As a child growing up in Munich toward the end of World War II, Walter Schels was greatly affected by death, having witnessed the casualties of air raids.
“I was afraid of death and coffins my whole life and I avoided seeing any dead bodies, even those of my parents,” he wrote via email.
Later, when he became a photographer, he worked on a series about birth but was constantly reminded “at the end of this birth will always be death.” He also said that the experience evoked a deep interest in people’s faces, which later influenced his passion for portraiture.
Schels and his wife, the journalist Beate Lakotta, have been together for nearly two decades. Since Lakotta is 30 years his junior, the couple were frightened that, statistically at least, Schels would probably die first, and possibly much earlier, than Lakotta. To face that fear, along with his own fear of death, Schels and Lakotta decided to embark on a series roughly eight years into their relationship titled “Life Before Death.”
While most people all over the world live in a community with others around them, Russian photographer Danila Tkachenko captures those that choose to turn their backs on this lifestyle. His compelling series Escape documents people who instead live a solitary existence in the wilderness. They make their homes in the Russian and Ukrainian forest and fashion makeshift dwellings from the land.
Musicians go hard. And while every artist and band puts it all out on stage for the world to see, the Vans Warped Tour in particular often features a lineup of bands whose members truly give it their all, for as long as three months, day after day.
In an effort to document just how exhausting just one of these performances can be, live performance photographer, Brandon Andersen, decided to do something a little different than usual and capture a collection of before-and-after performance images of musicians whose bands were in this year’s Vans Warped Tour lineup.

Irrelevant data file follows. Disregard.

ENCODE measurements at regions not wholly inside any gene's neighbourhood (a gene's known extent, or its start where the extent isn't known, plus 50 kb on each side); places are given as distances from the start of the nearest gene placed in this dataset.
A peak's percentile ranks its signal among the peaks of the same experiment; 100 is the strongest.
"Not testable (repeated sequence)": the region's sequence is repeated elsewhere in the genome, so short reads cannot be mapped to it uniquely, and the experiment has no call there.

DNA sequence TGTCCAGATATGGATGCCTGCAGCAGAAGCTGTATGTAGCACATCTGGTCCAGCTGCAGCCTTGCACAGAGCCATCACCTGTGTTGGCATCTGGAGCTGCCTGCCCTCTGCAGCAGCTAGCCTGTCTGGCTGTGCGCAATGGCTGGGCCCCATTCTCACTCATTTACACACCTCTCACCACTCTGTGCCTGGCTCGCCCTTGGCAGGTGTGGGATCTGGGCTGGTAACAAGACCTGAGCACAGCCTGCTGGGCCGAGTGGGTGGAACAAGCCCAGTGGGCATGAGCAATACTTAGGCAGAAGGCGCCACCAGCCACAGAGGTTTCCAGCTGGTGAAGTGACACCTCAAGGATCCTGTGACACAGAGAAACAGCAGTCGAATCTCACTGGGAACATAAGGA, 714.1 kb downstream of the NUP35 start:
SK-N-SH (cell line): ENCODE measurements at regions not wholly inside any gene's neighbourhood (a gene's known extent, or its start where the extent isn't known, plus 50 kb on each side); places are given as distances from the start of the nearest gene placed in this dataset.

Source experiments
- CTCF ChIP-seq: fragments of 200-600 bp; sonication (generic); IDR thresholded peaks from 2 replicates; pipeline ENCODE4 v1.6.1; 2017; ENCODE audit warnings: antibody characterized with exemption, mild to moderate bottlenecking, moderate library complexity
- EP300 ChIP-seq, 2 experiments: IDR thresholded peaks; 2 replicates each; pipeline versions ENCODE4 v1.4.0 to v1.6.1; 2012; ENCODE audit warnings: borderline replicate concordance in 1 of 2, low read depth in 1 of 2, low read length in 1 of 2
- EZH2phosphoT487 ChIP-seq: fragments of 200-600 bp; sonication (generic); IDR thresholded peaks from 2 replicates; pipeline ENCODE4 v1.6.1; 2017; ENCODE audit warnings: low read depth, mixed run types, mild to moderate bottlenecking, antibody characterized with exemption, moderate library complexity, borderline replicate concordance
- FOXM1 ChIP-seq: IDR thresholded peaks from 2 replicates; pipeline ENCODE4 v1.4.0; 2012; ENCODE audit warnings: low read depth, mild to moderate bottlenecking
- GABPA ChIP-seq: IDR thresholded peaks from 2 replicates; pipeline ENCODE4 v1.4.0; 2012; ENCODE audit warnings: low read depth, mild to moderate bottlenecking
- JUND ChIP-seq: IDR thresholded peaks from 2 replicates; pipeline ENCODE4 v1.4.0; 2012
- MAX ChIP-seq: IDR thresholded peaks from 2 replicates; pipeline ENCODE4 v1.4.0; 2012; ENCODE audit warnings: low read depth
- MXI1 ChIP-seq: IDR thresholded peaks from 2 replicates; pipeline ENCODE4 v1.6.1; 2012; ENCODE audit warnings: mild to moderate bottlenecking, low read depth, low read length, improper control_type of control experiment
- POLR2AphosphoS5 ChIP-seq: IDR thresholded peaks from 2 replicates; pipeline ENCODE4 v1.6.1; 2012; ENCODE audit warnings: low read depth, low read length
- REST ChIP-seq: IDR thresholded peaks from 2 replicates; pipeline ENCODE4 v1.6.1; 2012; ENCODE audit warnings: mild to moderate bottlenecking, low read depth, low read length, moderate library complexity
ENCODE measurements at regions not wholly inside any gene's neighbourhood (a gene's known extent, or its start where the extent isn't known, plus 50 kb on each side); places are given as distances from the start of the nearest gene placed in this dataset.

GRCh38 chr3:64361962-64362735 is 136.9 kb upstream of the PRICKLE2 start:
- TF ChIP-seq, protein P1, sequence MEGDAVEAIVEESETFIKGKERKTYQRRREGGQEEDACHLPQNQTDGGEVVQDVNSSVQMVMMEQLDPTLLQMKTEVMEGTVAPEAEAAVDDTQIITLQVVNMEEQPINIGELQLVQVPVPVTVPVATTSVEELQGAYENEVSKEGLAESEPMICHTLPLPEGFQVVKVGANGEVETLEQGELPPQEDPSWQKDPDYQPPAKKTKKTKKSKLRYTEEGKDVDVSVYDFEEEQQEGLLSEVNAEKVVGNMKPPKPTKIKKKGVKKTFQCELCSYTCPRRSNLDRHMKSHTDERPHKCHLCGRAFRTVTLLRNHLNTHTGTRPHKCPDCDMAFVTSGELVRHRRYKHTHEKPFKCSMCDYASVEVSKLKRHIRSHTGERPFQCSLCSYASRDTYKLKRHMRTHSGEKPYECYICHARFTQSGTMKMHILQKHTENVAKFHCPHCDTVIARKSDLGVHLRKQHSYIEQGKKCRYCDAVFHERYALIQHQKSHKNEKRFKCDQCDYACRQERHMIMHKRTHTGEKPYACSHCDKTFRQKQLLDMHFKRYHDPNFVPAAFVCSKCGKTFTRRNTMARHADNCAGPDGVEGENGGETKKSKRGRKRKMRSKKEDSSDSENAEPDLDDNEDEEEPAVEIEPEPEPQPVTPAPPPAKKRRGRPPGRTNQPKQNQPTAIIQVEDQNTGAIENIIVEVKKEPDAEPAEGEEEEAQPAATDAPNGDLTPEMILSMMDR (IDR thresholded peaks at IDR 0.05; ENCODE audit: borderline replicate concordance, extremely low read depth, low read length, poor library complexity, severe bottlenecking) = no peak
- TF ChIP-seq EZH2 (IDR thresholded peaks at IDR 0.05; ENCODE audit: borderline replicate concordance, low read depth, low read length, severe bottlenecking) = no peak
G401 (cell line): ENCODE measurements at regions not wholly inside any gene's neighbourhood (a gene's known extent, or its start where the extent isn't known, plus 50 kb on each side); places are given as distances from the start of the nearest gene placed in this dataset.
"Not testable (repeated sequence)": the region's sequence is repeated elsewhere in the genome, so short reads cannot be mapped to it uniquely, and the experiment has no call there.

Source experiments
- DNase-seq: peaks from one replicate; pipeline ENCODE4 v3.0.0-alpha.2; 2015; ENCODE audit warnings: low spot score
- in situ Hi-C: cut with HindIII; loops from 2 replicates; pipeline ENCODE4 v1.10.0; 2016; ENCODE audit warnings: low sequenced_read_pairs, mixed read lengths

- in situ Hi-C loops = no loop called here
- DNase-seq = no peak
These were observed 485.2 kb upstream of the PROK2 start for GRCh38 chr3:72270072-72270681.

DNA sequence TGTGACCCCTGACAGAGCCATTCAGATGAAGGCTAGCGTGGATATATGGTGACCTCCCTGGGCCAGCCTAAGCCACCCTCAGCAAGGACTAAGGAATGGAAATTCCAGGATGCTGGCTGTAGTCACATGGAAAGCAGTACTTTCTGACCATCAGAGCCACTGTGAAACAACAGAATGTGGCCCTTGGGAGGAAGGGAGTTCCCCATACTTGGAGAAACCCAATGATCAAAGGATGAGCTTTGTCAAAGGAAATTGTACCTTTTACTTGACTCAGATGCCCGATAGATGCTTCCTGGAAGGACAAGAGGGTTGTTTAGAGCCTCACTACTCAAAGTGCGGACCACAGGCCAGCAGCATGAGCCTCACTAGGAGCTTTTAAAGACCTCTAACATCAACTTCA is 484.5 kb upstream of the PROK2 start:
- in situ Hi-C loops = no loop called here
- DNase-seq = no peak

In 1984, when Susan Rosenberg Jones moved into a one-bedroom New York City apartment in Tribeca, her rent was roughly $700 a month.
Usually, that line is great at cocktail parties, with a mention of either having been fortunate to find a great deal or a melancholic reminder that things have vastly changed. In this case, it’s a bit of both.
Rosenberg Jones is currently living in a two-bedroom apartment in the same building, part of three high-rise towers called Independence Plaza North. Built in the 1970s and intended for luxury rentals, the complex was ushered into the Mitchell-Lama program since few people were willing to live in Tribeca at the time. Mitchell-Lama was created to provide affordable housing for middle-income residents (by today’s guidelines the annual adjusted income limit for a household of two in a non-federally assisted and federally-assisted cooperative development is $85,937.50). As a result, many were artists, writers, teachers, and other working class New Yorkers.